Open Up Your Eyes: FDA Expects Real Transparency in Disclosures

Footnotes for this article are available at the end of this page.

Based on client inquiries and FDA actions, the Food and Drug Administration is focusing more on companies not submitting data to It is taking stronger action against those companies it believes are non-compliant.

To paraphrase Tonic’s 1996 hit song, “Open Up Your Eyes,” the agency wants companies to open up about certain types of clinical data when they submit the information on In this Bulletin, we will summarize the relevant law, note where FDA seems to be focusing, and provide our observations.


A sponsor or the principal investigator of a clinical trial (responsible party) must register with and submit clinical trial results information for an “applicable clinical trial” to the data bank.1 Submission of “applicable clinical trial” (defined below) results information promotes transparency.2 Clients are asking us about what qualifies as an “applicable clinical trial” and what clinical trial results information must be submitted (typically after an FDA contact).

The law also requires: (1) FDA oversight and enforcement related to failure to submit clinical trial results information to;3 (2) companies’ certification of compliance with requirements accompanying certain drug, device, or biological product applications; and (3) companies’ inclusion of the following statement in the informed consent documents for an applicable clinical trial:

“A description of this clinical trial will be available on, as required by U.S. Law. This Web site will not include information that can identify you. At most, the Web site will include a summary of the results. You can search this Web site at any time.”

Highlights of the Law

  • An “applicable clinical trial” is an “applicable device clinical trial” or an “applicable drug clinical trial.” An “applicable drug clinical trial” is a “controlled clinical investigation, other than a phase 1 clinical investigation . . . . ”
  • “Controlled” means “with respect to a clinical trial, that data collected on human subjects in the clinical trial will be compared to concurrently collected data or to non-concurrently collected data, as reflected in the pre-specified primary or secondary outcome measures.”
  • Responsible parties must generally submit clinical trial results within a year of the completion of the “applicable clinical trial,” unless the responsible party has submitted a timely certification of delay, a request for an extension for good cause, or a request for a waiver of the requirements for submission of results information.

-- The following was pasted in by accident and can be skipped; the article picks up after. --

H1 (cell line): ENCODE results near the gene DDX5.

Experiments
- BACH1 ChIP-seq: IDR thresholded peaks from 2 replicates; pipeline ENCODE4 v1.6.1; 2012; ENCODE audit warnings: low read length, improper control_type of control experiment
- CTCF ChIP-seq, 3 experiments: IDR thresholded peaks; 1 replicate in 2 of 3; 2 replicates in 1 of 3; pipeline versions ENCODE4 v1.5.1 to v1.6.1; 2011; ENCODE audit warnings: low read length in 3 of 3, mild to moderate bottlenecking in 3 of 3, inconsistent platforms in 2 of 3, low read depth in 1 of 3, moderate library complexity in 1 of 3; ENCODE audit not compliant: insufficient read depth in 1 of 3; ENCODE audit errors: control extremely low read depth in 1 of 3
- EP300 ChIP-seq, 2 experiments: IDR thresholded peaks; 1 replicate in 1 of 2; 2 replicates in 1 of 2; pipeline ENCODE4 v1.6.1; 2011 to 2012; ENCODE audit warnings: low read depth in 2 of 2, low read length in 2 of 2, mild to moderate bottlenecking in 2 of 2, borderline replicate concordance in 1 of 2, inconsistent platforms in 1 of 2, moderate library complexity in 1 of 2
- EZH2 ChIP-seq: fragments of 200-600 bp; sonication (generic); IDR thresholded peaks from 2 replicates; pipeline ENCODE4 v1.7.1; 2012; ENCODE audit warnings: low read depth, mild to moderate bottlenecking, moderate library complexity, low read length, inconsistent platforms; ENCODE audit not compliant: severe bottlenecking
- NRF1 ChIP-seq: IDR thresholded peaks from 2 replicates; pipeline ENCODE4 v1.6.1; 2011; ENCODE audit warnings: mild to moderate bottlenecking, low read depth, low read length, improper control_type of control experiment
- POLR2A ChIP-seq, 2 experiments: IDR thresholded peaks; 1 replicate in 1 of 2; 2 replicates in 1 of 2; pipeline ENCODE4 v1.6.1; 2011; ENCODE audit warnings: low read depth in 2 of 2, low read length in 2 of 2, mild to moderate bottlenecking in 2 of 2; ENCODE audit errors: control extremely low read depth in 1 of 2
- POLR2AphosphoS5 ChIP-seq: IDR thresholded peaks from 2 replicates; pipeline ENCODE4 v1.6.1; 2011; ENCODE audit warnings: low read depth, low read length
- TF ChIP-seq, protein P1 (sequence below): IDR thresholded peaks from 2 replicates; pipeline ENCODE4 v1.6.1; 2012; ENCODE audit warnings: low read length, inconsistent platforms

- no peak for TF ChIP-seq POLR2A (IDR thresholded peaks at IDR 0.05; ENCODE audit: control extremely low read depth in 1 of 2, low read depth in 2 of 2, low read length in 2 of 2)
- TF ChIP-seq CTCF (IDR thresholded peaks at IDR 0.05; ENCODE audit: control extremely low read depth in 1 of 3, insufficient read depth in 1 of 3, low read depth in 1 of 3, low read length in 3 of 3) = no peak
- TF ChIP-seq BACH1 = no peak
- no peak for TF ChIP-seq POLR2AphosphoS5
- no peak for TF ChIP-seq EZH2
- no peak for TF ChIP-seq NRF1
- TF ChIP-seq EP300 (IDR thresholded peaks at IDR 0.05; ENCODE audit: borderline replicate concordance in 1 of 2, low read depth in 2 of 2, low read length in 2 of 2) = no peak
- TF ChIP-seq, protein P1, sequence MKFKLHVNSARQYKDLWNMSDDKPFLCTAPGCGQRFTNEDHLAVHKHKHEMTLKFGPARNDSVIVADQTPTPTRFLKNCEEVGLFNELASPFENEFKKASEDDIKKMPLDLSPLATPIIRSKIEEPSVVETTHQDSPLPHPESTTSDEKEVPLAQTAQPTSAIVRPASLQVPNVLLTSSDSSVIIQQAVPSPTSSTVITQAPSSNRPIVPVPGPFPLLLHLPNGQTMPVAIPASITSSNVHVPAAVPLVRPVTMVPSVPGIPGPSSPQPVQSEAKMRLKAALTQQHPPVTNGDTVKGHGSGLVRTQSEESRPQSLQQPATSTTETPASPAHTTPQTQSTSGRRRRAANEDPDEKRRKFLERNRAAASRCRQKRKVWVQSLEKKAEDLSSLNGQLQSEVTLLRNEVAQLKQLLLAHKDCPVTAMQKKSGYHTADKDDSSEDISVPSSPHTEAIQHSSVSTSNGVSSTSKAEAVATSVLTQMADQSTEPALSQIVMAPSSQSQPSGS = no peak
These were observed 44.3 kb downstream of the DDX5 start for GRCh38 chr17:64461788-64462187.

• FDA can send a Pre-Notice Letter if a responsible party fails to submit clinical trial information for an “applicable clinical trial.”
  • The Pre-Notice describes the potential violation and requests that the party take necessary actions to comply within 30 days after receiving the letter.
  • Thirty days after receipt of a Pre-Notice Letter, FDA reviews the information submitted to determine whether a violation still exists.
  • If the agency decides that a responsible party failed to submit required clinical trial information to the databank, FDA will issue the responsible party a Notice of Noncompliance.
  • FDA will then post the Notice of Noncompliance on its website and send the Notice of Noncompliance to The National Institutes of Health so it can include the Notice in the databank.
  • A Notice of Noncompliance provides the recipient an opportunity to comply within 30 days; FDA will generally seek civil monetary penalties of thousands of dollars (depending on certain factors) if a responsible party does not fix the issue within 30 days of the notice.
  • Other regulatory penalties, such as injunction and/or criminal prosecution, are also possible.
  • As of the issuance date of this Bulletin, FDA has issued 18 Preliminary Notice of Noncompliance (Pre-Notice Letters) in 2024; FDA issued 39 Pre-Notice Letters in 2023.
  • FDA generally identifies violations through its Bioresearch Monitoring Program and through complaints received.

AGG Observations

  • There are reasons why a company might prefer not to disclose publicly certain data and, if there is a legal or regulatory rationale, it might be able to refrain. However, if the company is wrong in its assessment, it will likely incur regulatory scrutiny and potential enforcement.
  • As the aforementioned Tonic song continues, “Don’t let your mind tell the story here.” FDA wants the responsible party to provide the data in an open and objective manner. Viewers of should be able to open their eyes to factual data, so that they don’t have to have their mind tell the story.


[1] 42 C.F.R. § 11.48.


[3] This Bulletin will focus on FDA oversight and enforcement of submission of clinical trials results information to and not the certification and informed consent requirements.